Couples notes

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Topic One – Couples.

the domestic division of labour

Refers to, the roles that men and women play in relation to housework.

Instrumental and expressive roles

Functionalist sociologist Parsons (1995) believes that in the traditional Nuclear family, roles are segregated.


 Functionalists argue that women are naturally more caring and nurturing and are therefore suited these roles.

Michael Young & Peter Willmott (1962)

Argue that men are now taking a greater share of domestic tasks and more wives are becoming wage earners.

Feminist sociologists

Reject Parson’s view that the division of labour is natural. They argue that it only benefits men.


Joint and segregated conjugal roles


Elizabeth Bott (1957) distinguishes between two types of conjugal roles within a marriage.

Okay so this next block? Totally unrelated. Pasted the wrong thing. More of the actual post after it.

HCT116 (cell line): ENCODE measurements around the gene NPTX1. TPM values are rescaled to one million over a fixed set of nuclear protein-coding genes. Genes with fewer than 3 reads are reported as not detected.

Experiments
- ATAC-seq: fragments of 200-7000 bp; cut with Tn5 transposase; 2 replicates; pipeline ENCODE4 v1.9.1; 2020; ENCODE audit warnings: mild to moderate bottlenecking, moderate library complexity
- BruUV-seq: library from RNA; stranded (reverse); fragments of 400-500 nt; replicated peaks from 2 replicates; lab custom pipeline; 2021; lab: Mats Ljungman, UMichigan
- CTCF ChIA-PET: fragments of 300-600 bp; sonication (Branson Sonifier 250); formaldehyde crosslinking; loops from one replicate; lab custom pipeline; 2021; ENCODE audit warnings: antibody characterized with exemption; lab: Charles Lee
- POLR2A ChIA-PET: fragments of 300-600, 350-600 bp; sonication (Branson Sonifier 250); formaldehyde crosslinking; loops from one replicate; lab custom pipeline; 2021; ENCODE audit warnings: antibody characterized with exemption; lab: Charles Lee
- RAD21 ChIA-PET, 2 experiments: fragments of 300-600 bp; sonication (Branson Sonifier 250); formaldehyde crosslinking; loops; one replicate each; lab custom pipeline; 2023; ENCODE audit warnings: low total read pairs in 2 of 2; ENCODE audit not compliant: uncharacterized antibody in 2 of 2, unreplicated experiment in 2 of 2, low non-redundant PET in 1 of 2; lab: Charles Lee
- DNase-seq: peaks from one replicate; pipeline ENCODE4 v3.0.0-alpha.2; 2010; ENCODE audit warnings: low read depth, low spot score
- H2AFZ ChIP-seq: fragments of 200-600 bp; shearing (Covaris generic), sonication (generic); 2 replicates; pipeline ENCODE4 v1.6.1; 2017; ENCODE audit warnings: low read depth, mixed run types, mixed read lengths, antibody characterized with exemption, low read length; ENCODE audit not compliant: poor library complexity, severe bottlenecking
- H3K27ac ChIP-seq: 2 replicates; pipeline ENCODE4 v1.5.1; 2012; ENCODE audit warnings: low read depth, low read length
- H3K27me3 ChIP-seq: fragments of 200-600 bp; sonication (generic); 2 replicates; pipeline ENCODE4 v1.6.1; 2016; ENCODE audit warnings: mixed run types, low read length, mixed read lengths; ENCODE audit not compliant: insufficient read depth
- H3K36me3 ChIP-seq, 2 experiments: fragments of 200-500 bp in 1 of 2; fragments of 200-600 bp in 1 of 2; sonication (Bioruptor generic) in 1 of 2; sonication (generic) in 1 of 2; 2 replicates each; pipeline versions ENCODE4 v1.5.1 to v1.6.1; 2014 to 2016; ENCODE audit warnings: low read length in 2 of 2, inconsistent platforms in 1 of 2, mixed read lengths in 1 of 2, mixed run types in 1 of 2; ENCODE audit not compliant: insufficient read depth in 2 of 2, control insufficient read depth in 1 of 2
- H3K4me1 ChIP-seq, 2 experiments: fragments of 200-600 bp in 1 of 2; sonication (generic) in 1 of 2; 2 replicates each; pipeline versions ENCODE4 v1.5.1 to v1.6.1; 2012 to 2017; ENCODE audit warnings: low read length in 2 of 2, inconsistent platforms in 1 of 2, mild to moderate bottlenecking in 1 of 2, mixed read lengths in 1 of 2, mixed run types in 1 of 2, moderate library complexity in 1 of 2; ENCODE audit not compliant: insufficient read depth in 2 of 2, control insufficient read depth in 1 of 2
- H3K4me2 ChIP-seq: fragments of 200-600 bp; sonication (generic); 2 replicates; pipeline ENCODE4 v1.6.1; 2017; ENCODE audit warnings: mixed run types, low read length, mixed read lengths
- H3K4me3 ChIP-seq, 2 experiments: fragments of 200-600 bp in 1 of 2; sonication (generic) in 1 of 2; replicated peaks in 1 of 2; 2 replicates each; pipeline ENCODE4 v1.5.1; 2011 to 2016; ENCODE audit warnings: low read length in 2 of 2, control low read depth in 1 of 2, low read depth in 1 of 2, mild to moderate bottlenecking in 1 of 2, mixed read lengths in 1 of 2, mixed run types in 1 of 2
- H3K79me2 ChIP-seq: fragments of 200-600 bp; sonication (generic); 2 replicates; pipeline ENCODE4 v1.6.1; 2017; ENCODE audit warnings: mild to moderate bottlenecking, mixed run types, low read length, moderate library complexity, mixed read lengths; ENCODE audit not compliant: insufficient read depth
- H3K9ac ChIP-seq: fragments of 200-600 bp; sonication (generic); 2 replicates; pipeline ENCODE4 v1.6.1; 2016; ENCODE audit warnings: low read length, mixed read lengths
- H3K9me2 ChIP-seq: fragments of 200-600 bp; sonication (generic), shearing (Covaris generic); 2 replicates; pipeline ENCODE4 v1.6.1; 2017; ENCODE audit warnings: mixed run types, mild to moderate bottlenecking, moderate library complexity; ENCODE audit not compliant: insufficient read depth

·         Segregated conjugal roles (asymmetrical family) – The couple have separate roles as in parsons view.

·         Joint conjugal roles – the couple share tasks such as childcare and spend their leisure time together.


Symmetrical families


Young and Willmott (1973) take a ‘march of progress’ view of the history of the family. The believe family life is gradually improving for all its members, as it is seeming to become more equal and democratic. They argue there has been a long term trend away from segregated conjugal roles and towards joint conjugal roles and the ‘symmetrical family’.


The roles of husbands and wives are not identical, but they are now more similar.

·         Women now go out to work

·         Men now help with housework and childcare

·         Couples now spend their leisure time together.


Feminist View

·         Reject the ‘march of progress’ view/

·         Argue that little has changes and that women still do most of the work.

·         Ann Oakley (1974) found that only 15% of husbands had a high participation in housework.

·         Boulton (1983) found that fewer than 20%


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